As I was examining the letters, journals, photographs and reports of Oskar Speck, as though they were parts of a giant jigsaw puzzle, I started piecing together the life and the incredible voyage of this intrepid German, who spent seven years and four months paddling a collapsible kayak from his native town of Altona in Hamburg all the way to Thursday Island in the Torres Strait.
It is so often the way that in the name of progress, much of what once was is now lost. So it was with great fortune that in 1988 Australian National Maritime Museum staff were able to work together with developers to salvage part of Sydney’s rich maritime history. As part of a renovation of the Orient Line Building in Sydney, the interiors were to be gutted and the fixtures and decorations removed. These included maritime themed murals, glass panels and floor mosaics. The glass panels designed by Lynton Lamb, 20 in all, were carefully extracted and taken to the museum.
Last week was the 245th anniversary of the arrival of Captain James Cook and HMB Endeavour at Botany Bay, just south of Sydney. Cook and his crew spent 8 days here from 29 April 1770, their first landfall on the Australian coast.
The moment of Cook’s landing took on a great consequence for Australians ever since. For non-Indigenous Australians, from the 1820s Cook was seen as a far better set of origins than Captain Phillip and his boatloads of convicts in the First Fleet. Indeed it was Cook’s landing at Kurnell on the southern headland of Botany Bay that was the preferred moment of commemoration right through the 19th and well into the 20th century.
A few weeks ago we installed a series of murals in the museum that were painted by David Henry Souter for the Bondi Surf Bathers’ Lifesaving Club (BSBLC). In January 1921 a ceremony was held to unveil an honour roll listing the names of the club members who had served during World War I and died far from their beloved Bondi. Also unveiled that day was this series of murals. The local sporting gazette The Arrow reported on the unveiling and made brief mention of the paintings:
The interior of the clubhouse is now distinctly attractive. The walls are panelled and Bulletin artist Souter has supplied a series of friezes done in his own inimitable style. (21 January 1921, p.6)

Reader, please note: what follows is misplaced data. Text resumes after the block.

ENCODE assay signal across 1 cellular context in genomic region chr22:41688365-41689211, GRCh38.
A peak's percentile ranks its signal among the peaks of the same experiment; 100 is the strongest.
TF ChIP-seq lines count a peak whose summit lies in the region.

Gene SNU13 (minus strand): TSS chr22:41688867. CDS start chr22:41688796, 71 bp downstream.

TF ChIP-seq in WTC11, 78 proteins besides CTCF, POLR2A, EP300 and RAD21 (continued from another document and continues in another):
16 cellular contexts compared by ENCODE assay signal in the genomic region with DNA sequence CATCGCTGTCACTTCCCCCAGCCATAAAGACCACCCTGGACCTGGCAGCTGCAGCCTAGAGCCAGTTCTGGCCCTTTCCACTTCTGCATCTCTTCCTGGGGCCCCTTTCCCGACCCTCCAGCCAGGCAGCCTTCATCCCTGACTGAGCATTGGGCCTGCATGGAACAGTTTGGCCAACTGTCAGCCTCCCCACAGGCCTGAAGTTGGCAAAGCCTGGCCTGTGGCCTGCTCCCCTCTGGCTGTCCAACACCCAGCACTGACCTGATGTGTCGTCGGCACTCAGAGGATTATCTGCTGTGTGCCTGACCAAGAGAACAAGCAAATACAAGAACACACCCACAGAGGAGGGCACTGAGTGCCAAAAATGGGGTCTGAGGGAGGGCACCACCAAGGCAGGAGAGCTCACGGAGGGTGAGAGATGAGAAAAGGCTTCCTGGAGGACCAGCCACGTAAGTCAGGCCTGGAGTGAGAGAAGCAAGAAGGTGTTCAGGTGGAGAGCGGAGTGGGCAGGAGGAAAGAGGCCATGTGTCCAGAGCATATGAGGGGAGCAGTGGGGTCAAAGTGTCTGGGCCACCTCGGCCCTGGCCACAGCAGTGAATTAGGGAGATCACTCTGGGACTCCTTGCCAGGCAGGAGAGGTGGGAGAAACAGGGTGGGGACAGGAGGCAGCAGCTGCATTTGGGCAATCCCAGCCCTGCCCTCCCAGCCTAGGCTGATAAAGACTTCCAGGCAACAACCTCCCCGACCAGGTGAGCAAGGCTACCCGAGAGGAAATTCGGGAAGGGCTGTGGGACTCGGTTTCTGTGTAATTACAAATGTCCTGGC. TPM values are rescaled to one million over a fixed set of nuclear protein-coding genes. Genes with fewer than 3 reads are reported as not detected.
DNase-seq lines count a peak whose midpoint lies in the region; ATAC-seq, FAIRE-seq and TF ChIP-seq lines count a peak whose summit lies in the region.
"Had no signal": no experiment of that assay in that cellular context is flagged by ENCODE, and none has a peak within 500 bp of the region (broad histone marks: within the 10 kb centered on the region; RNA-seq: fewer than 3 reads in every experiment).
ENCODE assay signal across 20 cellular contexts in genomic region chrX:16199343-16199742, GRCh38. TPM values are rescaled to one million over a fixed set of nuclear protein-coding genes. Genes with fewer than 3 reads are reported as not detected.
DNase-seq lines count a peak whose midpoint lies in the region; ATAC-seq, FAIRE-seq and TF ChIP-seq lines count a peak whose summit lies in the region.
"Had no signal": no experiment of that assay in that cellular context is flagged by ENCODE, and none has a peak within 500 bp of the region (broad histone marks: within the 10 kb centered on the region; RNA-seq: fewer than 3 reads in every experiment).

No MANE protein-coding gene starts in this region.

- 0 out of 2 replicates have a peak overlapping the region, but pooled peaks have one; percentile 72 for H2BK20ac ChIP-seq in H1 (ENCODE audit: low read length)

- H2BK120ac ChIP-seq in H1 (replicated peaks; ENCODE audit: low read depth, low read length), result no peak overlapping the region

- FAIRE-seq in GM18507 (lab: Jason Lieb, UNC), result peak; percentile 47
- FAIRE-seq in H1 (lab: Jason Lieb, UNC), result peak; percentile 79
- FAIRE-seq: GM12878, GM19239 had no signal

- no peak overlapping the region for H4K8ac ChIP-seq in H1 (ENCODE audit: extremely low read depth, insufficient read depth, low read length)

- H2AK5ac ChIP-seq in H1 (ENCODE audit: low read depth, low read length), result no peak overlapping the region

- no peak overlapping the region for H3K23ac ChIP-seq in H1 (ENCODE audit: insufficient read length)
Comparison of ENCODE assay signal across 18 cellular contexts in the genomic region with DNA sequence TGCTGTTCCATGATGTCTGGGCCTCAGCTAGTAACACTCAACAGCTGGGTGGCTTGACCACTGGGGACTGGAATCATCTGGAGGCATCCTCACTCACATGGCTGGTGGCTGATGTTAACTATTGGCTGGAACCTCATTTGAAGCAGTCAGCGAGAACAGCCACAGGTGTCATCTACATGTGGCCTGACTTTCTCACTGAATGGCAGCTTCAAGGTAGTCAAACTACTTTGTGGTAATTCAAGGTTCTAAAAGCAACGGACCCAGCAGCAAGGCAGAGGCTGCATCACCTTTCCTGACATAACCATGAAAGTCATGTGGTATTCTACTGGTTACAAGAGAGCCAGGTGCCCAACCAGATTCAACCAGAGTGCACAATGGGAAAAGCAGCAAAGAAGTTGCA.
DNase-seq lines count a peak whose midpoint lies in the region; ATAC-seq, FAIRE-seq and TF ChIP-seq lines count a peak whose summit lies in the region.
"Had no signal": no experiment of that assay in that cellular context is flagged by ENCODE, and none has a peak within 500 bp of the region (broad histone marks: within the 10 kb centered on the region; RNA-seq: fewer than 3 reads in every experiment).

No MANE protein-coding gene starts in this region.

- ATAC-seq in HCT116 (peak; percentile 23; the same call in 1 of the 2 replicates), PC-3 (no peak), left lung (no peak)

Souter (BSBLC President, 1920–21 season) completed the series in 1934 when he painted an additional two works.
100 years after the Anzac landings at Gallipoli on 25 April 1915, the museum has acquired a rare diary written on board a transport ship lying off Anzac Cove.
“By-the-bye, everyone rushes after lunch to the Palace Pier to see a young Australian girl in a swimming and diving performance. We went with the rest, and can assure our readers that Miss Kerr is better worth seeing than nine out of ten of the famous dancers…”
Digitising the National Maritime Collection archive reveals some interesting stories from the lives of the people behind the objects. One such story was the career of aquatic star Beatrice Kerr. I found her both entertaining and inspirational, while scanning and researching her letters, handbills and photographs.
“It’s what I do — I do the sea … To people it may seem dangerous, foolish even but, for me, it’s not a strange environment. It’s not alien to me, it’s where I’m happiest.”
Sir Robin Knox-Johnston – (Still solo racing at 75)
It has been 28 years now since Kay Cottee set out aboard Blackmores First Lady to become the first woman to circumnavigate the globe non-stop and unassisted. Much has happened and changed in the world of solo sailing in that time. While still attracting those quiet adventurers, solo sailing also attracts big money, big boats and big speed.
The museum is excited to be among the 14 major Australian museums, archives and galleries to recently join Google’s Cultural Institute — the world’s biggest online museum.
Google’s online platform, which includes the Google Art Project, allows visitors to search and virtually explore high resolution images of artworks and artefacts from around the globe. So far, 673 international museums have joined, contributing digital collections, online exhibitions and even virtual tours made possible with Google’s Street View technology.
Working as a registrar at the museum often requires one to think outside the box, and today was no different. Today’s task was to organise the return of a 1200 kg dummy torpedo class 21″ MK9 to the Naval Heritage Collection – simple, right? The only problem was that the NHC storage facility is located on Spectacle Island…and it’s an island. Solution? Call in the Navy.
“When I finally held the trophy, it was just how I imagined it would be.”
Gabriela Sabatini, US Open Winner, 1990
I have never won one and at my age I do feel that the chances of me ever winning one are fast slipping way. In my mind I know exactly where I would put it – front and centre of the room so no one could miss it. I would casually and modestly dismiss it and then proceed to tell the winning tale behind it. Ah, yes, a trophy. Continue reading